Like Some Agreements LA Times Crossword: What It Means and How to Solve It
If you’re an avid crossword puzzler, you might have come across the clue “like some agreements” in the LA Times crossword. This clue usually appears in the form of a fill-in-the-blank, and the answer is often “oral,” “tacit,” or “verbal.”
But what do these answers really mean? And how can you solve this type of clue?
First, let’s define what “like some agreements” means. Essentially, it refers to agreements that are not necessarily written down or formalized. Instead, they are implied or understood through context, actions, or words.
For example, if you agree to meet your friend for lunch at noon, you might not have a written agreement, but it’s a tacit understanding between the two of you. Or, if you are negotiating a business deal, you might come to a verbal agreement before drawing up a formal contract.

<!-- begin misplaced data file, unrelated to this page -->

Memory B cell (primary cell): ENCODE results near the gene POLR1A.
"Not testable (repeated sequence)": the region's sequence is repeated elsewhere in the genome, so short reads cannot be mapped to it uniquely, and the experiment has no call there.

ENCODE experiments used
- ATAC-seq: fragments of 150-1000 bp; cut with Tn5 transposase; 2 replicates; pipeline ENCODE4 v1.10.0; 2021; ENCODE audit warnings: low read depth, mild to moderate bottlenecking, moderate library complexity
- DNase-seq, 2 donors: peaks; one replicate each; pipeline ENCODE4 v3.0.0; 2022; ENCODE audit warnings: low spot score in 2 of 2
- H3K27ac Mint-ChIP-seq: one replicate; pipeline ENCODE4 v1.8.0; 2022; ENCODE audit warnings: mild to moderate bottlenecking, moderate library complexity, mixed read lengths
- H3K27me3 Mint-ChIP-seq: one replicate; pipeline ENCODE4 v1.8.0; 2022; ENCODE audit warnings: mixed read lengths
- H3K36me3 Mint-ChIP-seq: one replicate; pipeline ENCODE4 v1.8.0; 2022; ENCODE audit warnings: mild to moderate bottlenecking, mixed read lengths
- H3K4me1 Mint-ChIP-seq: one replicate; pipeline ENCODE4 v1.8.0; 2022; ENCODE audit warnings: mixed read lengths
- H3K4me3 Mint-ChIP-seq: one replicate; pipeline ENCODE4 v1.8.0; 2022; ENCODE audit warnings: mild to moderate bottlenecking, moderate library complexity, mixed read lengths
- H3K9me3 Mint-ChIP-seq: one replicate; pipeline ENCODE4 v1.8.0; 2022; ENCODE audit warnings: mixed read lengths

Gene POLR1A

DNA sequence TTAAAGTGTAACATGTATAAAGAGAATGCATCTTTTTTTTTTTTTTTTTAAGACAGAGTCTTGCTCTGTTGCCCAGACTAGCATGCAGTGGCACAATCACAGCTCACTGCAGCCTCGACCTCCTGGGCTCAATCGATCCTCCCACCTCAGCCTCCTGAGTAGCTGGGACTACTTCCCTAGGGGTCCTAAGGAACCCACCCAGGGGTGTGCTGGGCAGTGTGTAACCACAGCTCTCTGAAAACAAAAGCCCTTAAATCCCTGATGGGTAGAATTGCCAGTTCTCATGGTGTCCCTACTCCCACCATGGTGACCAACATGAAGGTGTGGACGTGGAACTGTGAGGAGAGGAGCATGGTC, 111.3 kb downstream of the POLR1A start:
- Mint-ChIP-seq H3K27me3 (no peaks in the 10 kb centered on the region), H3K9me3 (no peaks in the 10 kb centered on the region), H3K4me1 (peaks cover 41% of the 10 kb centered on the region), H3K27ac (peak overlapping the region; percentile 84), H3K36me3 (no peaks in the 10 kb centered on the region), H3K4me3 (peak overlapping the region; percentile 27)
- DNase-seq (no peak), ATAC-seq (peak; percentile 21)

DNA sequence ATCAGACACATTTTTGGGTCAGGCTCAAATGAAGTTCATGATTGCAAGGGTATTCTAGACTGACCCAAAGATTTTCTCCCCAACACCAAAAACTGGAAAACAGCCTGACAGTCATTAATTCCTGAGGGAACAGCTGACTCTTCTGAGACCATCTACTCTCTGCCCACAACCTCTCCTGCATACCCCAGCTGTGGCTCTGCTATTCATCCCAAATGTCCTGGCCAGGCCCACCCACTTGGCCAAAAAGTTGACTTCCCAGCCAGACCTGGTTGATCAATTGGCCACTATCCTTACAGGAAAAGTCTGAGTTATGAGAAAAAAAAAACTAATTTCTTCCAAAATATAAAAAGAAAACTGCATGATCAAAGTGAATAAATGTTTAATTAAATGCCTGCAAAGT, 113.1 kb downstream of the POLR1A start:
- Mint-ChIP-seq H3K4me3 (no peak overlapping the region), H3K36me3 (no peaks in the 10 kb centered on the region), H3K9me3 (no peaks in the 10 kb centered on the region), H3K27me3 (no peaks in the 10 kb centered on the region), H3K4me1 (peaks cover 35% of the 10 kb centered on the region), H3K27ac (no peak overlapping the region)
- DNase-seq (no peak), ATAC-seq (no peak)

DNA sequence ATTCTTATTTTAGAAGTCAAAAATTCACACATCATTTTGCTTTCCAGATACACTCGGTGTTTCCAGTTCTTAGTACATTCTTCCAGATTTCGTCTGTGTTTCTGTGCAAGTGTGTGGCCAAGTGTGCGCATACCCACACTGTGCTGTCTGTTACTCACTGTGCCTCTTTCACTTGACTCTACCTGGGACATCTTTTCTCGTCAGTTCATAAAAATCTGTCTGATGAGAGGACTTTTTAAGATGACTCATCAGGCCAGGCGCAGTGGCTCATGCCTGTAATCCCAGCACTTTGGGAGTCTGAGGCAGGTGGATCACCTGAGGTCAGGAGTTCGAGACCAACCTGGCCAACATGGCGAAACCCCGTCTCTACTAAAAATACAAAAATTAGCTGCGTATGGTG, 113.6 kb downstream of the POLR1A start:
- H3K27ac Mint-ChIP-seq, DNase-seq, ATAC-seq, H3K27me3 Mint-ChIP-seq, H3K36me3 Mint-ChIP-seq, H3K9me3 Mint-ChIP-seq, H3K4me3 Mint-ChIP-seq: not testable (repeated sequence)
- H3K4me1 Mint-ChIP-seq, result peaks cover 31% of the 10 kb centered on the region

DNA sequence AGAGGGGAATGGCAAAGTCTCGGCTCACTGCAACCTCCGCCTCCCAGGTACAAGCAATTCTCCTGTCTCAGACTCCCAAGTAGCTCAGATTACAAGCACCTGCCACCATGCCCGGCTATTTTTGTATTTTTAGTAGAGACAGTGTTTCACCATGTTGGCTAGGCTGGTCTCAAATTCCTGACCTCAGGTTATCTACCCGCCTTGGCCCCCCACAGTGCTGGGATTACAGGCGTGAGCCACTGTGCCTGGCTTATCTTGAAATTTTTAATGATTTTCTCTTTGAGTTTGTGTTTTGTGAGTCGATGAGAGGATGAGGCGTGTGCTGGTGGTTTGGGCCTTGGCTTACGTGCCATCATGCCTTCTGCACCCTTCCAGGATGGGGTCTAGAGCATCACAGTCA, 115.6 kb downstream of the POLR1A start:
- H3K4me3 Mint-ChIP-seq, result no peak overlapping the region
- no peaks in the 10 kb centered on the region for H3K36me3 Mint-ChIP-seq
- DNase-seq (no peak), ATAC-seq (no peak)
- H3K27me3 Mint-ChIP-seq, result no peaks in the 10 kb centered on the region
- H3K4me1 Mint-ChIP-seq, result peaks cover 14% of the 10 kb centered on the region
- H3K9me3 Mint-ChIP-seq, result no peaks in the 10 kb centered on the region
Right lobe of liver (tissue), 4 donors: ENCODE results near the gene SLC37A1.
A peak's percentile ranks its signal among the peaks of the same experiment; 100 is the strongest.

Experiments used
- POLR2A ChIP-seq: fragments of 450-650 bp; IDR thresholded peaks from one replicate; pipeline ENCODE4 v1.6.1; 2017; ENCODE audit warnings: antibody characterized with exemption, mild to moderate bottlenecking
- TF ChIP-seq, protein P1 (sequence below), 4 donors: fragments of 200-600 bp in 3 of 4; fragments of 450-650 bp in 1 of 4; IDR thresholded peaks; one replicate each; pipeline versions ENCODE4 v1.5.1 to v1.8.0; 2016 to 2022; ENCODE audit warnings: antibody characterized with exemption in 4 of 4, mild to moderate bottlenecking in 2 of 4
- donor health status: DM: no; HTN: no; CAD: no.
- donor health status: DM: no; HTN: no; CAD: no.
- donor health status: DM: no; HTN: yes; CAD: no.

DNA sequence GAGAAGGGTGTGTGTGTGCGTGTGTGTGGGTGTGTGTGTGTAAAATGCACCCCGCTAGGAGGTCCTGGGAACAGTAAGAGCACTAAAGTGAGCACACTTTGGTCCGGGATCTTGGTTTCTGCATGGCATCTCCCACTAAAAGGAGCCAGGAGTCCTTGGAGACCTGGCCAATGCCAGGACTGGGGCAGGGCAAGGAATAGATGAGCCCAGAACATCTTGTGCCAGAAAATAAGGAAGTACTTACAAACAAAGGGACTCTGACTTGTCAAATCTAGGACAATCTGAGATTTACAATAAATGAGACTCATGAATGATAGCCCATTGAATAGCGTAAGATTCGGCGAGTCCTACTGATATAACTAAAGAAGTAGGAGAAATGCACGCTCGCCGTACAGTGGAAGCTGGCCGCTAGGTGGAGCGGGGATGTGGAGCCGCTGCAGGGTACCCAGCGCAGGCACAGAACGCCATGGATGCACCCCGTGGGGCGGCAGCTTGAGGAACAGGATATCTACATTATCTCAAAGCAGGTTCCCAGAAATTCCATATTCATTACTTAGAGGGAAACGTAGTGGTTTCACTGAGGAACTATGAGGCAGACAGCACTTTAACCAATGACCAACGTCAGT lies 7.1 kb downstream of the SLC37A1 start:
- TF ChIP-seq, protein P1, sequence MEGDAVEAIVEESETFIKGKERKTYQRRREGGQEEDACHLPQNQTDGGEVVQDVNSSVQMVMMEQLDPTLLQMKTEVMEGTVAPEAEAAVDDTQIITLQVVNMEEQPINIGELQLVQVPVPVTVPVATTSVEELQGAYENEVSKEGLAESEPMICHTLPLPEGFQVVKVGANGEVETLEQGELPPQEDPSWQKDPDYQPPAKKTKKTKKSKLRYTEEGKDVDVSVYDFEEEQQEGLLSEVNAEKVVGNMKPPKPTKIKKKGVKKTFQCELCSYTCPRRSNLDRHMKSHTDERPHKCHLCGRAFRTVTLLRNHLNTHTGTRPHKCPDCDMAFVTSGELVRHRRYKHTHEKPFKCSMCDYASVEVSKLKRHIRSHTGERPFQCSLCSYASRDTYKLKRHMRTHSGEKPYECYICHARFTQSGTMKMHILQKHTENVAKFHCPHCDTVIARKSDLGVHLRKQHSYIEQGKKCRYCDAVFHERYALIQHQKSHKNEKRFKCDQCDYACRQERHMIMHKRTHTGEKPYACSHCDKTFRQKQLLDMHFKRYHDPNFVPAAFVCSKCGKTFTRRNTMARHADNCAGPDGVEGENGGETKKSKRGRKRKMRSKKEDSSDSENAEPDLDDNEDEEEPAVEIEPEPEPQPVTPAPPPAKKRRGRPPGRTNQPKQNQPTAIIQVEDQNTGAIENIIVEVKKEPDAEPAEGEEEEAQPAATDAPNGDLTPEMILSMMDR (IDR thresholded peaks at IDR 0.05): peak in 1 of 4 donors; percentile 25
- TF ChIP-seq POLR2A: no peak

Now, let’s talk about how to solve this type of clue. The key is to look for clues that indicate that the answer is a type of agreement. For example, if the clue is “unwritten agreement,” you can guess that the answer will be something like “tacit” or “verbal.”
Sometimes, the clue will be a bit more ambiguous, like “implicit agreement.” In these cases, you need to use your knowledge of synonyms and contextual clues to figure out the answer.
If you’re still stuck, try filling in other letters in the crossword to see if any words start to emerge. For example, if you have the letter “O” in the third position of a five-letter word, you might guess that the answer is “tacit.”
In conclusion, “like some agreements” is a common clue in the LA Times crossword that refers to agreements that are not formalized or written down. To solve this type of clue, look for context clues and use your knowledge of synonyms to identify the answer. Happy puzzling!